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1993 Federal Election: Two-Party-Preferred Statistics

The 1993 Federal Election is often described as the election that should have been “unlosable” for the coalition.

The Hawke Government had been re-elected in 1990 with a minority of the two-party-preferred vote and 78 seats, a majority of 7 on the floor of the House of Representatives, after the provision of a Speaker.

Going into the 1993 elections, Australia had been beset with an economic recession. Paul Keating had replaced Bob Hawke as Labor leader in December 1991. Very few people believed that the ALP could win a 5th term.

The “victory for the true believers”, as Keating put it on election night, saw the ALP secure a two-party swing of 1.54% and increase its seat tally to 80, a majority of 11 on the floor of the House.

The result was not evenly spread across the country. Swings to the ALP in Tasmania, Victoria and New South Wales delivered an additional 9 seats. Swings to the coalition in Queensland, South Australia and Western Australia cost the ALP 7 seats.

This was the first election since 1966 in which an incumbent government increased its share of the vote and its majority in the House of Representatives. In 1987, Hawke had increased his government’s majority, whilst losing overall support.

Victoria emerged as one of the ALP’s strongest States, only 5 months after the State Labor Government led by Joan Kirner was decimated. Tasmania delivered 4 of its 5 seats to the ALP, the party’s best result since 1974.

Two-Party-Preferred Statistics 1993
House of Representatives – Summary
State ALP Votes ALP % L/NP Votes L/NP % Total Votes Exhausted Votes % Swing to ALP
New South Wales 1,928,635
54.38
1,617,712
45.62
3,546,347 2,131 2.25
Victoria 1,419,835
51.80
1,320,898
48.20
2,740,733 2,082 4.34
Queensland 884,426
48.43
941,709
51.57
1,826,135 1,189 -1.76
Western Australia 445,462
46.02
522,580
53.98
968,042 551 -1.11
South Australia 436,650
47.33
485,892
52.67
922,542 1,133 -2.17
Tasmania 167,780
54.65
139,239
45.35
307,019 121 6.75
Australian Capital Territory 110,055
61.19
69,796
38.81
179,851 118 2.65
Northern Territory 43,578
55.31
35,207
44.69
78,785 0 0.29
Australia 5,436,421
51.44
5,133,033
48.56
10,569,454 7,325 1.54

 

Source: Australian Electoral Commission publications

 


1993 Election Night Counting: Call Of The Board

This video shows the call of the board broadcast on ABC television on election night 1993.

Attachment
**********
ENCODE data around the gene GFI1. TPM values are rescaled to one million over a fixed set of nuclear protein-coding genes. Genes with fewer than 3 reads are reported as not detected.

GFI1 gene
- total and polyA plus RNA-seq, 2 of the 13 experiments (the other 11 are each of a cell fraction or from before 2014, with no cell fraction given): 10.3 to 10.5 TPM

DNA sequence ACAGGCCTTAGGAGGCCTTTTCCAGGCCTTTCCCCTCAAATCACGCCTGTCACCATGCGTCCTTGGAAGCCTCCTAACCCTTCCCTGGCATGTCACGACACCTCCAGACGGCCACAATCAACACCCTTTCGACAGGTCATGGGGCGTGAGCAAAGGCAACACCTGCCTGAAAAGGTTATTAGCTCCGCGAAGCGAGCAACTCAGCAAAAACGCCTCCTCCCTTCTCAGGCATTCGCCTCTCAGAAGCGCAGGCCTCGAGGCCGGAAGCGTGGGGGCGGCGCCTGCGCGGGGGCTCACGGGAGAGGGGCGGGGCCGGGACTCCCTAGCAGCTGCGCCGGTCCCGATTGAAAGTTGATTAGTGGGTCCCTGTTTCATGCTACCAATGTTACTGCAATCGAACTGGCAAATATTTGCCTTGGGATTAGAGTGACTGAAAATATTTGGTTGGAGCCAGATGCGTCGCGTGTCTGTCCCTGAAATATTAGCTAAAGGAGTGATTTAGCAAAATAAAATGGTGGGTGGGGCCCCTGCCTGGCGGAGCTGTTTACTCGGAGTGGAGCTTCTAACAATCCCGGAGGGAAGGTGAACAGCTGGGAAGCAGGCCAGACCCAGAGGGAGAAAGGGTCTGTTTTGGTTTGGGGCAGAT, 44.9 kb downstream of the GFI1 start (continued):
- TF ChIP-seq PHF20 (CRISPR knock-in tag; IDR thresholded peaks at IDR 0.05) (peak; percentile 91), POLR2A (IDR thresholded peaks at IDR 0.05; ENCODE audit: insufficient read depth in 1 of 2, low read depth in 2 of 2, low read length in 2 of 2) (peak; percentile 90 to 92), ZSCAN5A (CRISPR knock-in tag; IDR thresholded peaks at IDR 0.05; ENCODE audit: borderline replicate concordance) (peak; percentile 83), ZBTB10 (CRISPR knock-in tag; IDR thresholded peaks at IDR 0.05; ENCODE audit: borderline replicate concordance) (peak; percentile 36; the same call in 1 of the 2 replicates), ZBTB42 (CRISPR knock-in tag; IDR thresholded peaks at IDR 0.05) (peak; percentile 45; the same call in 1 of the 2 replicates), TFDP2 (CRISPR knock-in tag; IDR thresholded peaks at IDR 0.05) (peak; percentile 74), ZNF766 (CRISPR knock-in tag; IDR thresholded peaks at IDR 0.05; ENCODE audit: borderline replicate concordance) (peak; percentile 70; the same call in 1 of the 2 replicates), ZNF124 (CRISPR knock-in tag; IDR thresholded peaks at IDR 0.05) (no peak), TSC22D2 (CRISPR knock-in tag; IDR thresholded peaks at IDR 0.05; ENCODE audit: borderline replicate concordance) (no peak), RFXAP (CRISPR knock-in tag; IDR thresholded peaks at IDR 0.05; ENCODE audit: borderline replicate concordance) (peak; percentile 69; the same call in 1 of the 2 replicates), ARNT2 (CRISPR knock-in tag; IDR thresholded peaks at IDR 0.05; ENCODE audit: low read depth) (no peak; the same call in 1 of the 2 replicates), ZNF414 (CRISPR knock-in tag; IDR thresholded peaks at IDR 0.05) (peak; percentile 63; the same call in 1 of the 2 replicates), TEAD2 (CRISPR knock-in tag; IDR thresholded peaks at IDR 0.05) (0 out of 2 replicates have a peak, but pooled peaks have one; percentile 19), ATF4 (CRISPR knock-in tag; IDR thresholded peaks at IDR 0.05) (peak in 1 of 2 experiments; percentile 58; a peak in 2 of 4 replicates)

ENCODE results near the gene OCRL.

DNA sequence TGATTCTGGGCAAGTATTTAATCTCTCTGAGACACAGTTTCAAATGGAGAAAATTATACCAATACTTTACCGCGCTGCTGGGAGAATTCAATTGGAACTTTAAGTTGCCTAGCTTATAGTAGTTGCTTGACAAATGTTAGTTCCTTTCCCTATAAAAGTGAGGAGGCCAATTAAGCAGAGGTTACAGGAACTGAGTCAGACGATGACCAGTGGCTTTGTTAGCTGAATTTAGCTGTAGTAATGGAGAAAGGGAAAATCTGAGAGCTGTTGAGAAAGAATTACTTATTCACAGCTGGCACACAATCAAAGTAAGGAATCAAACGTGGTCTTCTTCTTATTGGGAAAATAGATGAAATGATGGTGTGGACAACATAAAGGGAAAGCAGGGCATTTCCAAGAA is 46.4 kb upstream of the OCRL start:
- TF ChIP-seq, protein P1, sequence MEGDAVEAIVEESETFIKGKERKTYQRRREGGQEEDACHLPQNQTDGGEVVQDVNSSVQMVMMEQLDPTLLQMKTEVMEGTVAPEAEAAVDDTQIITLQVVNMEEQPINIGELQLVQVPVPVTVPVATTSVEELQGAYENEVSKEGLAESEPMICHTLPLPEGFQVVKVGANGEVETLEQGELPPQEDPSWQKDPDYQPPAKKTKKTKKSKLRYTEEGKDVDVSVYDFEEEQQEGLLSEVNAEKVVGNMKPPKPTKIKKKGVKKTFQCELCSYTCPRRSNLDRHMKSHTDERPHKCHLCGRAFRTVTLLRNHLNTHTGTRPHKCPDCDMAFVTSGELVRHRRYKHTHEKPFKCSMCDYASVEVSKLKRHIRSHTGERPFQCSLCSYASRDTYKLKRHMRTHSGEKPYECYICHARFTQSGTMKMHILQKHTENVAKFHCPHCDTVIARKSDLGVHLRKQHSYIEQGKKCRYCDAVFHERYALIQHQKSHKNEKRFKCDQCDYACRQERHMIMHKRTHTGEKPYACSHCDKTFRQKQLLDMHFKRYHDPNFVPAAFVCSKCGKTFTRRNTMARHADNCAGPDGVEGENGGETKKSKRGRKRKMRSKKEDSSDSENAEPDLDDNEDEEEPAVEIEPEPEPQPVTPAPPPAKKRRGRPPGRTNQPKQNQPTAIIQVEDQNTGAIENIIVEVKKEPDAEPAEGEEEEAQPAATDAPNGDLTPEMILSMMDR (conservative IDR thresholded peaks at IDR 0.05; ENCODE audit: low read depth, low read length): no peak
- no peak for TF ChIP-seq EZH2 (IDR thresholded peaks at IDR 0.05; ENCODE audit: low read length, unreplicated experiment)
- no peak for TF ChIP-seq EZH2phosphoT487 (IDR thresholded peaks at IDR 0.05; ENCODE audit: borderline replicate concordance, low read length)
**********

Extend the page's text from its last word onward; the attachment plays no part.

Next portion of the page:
The late Andrew Olle hosted the ABC’s election coverage. Antony Green conducted the call of the board.

The call followed Prime Minister Paul Keating’s “victory for the true believers” speech and a sombre concession speech by Opposition Leader John Hewson.

The election brought a number of new members into the House. They included the future Treasurer in the Rudd and Gillard governments, Wayne Swan, and the future Foreign and Defence Minister Stephen Smith.

The election also saw Bob Katter’s election to the Queensland seat of Kennedy. He served as a National Party member before turning independent in 2001.

Peter Slipper returned to the Queensland electorate of Fisher as a Liberal member. He had earlier held the seat as a National from 1984-87. Two decades later he would leave the Liberal Party and serve briefly as Speaker of the House of Representatives during the Gillard government.

Phil Cleary won election to the Melbourne seat of Wills, formerly held by Prime Minister Bob Hawke. Cleary won the seat from Labor in 1992 but his election was declared void by the Court of Disputed Returns after he was found to have still held an “office of profit under the Crown” through his employment as a school teacher.



John Hewson’s Election Night Concession Speech

This is the concession speech delivered on election night by the Leader of the Opposition, Dr. John Hewson.

Hewson spoke after Prime Minister Paul Keating had claimed victory in his now-famous “victory for the true believers” speech.

Just days earlier, Hewson had seemed confident of victory. In the end, his campaign foundered on his policy to introduce a 15% Goods and Services Tax (GST). Other contentious policies in his Fightback! manifesto and Paul Keating’s ferocious counter-attack led to a nationwide swing of 1.54% against the Liberal-National coalition.

  • Listen to Hewson (6m)
  • Watch Hewson (8m)